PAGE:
Charting journey maps, creating targeted surveys and collecting data about your members across each delivery channel individually would mean nothing if your Credit Union doesn’t have the right sort of dynamic technology that collates, organizes and analyses all this data in real-time.
So, why is there an underlying necessity to have the right technology to bring the best out of all efforts put into improving the members’ experience?
Let’s say that a member visits a particular Credit Union branch and after a frustrating experience, leaves negative feedback. In today’s world, such an incident could result in serious blow back if the member resorts to social media or online forums to tell the world about the poor experience. Which is why the branch head/branch manager should be notified in real-time about the issue – as soon as the member enters the negative feedback! When this happens, the manager can get in touch with the member while they are still in the branch and do their best to understand the issue, and resolve it.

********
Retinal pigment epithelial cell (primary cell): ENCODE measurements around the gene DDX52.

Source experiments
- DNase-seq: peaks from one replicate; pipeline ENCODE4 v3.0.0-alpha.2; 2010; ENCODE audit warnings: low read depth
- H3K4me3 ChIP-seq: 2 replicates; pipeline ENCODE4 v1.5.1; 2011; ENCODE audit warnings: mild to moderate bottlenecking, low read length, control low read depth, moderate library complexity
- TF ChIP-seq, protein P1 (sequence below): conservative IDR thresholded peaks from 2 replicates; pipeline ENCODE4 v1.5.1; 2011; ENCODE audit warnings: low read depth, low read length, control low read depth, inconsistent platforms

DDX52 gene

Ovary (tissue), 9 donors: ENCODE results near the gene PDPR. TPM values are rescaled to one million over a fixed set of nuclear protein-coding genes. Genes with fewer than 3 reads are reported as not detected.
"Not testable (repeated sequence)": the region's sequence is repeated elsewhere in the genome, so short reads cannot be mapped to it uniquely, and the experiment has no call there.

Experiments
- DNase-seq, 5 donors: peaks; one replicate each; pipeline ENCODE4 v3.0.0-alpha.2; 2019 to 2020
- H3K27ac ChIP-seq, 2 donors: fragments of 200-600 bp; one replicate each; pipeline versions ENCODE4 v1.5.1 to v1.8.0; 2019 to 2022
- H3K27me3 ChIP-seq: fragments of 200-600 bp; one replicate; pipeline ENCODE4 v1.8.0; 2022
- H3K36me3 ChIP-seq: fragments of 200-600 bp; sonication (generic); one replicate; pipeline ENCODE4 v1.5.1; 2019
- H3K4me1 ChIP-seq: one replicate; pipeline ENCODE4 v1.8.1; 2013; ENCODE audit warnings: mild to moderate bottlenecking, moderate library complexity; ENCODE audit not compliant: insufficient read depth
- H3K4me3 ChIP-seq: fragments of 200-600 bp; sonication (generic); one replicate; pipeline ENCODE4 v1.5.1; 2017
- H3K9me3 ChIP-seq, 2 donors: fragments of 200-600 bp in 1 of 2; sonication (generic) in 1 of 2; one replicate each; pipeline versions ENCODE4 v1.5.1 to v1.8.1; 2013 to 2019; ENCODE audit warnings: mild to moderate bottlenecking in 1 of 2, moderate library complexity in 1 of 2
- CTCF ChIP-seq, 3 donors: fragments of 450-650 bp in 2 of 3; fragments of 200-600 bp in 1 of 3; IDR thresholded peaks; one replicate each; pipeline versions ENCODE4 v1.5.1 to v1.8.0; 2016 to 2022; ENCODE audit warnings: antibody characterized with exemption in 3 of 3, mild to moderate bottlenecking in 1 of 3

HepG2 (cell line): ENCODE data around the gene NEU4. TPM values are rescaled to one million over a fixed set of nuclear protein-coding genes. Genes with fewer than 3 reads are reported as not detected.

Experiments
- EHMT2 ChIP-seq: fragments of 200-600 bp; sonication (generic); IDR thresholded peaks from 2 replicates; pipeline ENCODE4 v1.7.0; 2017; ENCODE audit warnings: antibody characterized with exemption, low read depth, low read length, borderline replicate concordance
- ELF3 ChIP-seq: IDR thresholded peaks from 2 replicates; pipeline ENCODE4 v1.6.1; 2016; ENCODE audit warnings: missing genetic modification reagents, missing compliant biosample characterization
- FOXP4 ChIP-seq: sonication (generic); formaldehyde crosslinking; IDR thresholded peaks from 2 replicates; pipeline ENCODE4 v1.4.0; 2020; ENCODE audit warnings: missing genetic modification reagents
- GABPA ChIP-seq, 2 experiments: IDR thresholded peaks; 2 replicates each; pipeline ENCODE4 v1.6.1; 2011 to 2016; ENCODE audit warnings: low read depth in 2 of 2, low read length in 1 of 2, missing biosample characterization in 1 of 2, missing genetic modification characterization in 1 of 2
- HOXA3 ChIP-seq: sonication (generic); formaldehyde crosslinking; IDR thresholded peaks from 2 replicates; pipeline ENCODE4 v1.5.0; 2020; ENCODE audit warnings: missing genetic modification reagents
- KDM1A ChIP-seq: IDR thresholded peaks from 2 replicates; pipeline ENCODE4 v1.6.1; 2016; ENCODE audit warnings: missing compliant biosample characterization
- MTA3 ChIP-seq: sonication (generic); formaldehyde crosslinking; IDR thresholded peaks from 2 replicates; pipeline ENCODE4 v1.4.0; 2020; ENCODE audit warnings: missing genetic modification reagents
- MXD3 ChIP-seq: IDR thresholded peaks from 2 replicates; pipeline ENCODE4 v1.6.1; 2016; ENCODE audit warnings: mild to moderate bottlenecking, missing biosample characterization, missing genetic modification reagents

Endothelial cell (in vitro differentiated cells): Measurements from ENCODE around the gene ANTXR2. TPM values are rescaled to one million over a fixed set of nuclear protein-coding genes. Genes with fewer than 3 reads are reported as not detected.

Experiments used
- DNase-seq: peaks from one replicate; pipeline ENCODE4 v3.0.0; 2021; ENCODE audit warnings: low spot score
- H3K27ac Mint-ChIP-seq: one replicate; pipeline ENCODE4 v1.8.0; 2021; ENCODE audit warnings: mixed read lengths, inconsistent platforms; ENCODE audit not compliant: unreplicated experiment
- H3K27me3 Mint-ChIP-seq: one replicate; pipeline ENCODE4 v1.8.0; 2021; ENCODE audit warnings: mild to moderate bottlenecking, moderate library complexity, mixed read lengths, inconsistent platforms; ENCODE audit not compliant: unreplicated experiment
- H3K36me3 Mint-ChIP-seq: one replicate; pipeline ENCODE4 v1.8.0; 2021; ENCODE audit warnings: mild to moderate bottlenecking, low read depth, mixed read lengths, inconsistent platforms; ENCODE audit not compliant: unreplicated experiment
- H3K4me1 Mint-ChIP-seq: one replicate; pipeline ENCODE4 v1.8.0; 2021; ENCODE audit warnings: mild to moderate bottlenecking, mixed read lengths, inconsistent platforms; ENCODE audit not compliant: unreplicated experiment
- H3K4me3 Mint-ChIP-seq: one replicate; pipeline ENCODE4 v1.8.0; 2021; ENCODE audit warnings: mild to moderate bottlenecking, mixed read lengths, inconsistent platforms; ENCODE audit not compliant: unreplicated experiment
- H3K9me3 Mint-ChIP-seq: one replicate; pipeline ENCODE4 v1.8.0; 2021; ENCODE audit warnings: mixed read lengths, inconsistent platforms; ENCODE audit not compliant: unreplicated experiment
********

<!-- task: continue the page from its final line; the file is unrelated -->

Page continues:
The same process applies to any other channel. Only with the right technology can Credit Unions stay on top of their members, proactively address issues and ultimately win them over by showing that they care about their members’ experience.
How do you arrive at the right piece of technology to kick start your efforts in winning over the loyalty of members?
• The platform you adopt must be omni-channel in nature – have the ability to listen to members across multiple delivery channels.
• At the same time, the platform should have a single view dashboard that allows the executive team to track member experience in real-time, and also other metrics like the Net Promoter Score and the Member Satisfaction Score.
• The platform should have the option to create customized views for each department within the Credit Union. This ensures that the relevant teams view relevant data. More importantly, the creation of customized views shouldn’t be time consuming, involving complex integrations and interference from IT. Any user should be able to create a view within minutes!
• Moreover, the member experience platform is not a one-time implementation. It is something that requires a high level consistently. So, make sure that your provider of Member Experience Solutions has a dedicated team who are like partners along your Brand’s journey.
Member Experience Improvement is very much untapped in Credit Unions. These brands should make it a priority to keep their members happy. Because without members, there are no owners, and ultimately, no one to take responsibility to run these unions and give back something to the community.